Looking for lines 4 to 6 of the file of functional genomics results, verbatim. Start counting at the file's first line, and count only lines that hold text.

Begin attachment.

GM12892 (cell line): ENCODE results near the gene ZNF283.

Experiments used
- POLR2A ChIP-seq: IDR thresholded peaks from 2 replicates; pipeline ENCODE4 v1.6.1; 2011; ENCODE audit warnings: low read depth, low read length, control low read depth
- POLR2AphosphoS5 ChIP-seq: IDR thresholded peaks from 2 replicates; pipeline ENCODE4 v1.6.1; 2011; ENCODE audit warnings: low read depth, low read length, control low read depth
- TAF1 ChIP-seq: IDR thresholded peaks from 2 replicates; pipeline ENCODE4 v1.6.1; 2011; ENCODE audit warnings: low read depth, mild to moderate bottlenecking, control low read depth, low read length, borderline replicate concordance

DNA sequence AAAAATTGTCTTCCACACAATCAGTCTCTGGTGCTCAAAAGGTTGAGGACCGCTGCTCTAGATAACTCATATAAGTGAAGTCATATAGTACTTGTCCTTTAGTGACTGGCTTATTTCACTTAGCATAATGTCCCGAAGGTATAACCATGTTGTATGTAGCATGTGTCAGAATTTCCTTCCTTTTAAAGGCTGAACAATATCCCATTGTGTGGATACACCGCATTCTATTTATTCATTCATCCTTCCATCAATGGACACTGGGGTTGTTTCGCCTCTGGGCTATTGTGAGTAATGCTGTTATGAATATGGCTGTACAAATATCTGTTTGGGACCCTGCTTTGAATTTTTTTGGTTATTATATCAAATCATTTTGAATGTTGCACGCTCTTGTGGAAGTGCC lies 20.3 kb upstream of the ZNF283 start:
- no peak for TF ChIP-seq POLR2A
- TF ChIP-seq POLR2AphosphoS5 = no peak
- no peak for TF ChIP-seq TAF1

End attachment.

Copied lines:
- POLR2AphosphoS5 ChIP-seq: IDR thresholded peaks from 2 replicates; pipeline ENCODE4 v1.6.1; 2011; ENCODE audit warnings: low read depth, low read length, control low read depth
- TAF1 ChIP-seq: IDR thresholded peaks from 2 replicates; pipeline ENCODE4 v1.6.1; 2011; ENCODE audit warnings: low read depth, mild to moderate bottlenecking, control low read depth, low read length, borderline replicate concordance

DNA sequence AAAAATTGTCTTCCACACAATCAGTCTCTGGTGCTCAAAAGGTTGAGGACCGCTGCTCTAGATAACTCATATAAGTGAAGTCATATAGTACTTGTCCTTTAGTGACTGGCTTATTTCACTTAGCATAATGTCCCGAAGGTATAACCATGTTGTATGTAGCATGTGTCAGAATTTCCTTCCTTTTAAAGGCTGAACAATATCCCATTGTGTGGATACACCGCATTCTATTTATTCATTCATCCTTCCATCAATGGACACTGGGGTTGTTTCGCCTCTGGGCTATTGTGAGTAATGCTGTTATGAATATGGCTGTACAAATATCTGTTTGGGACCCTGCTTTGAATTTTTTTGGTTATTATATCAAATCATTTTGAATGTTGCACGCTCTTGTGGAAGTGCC lies 20.3 kb upstream of the ZNF283 start: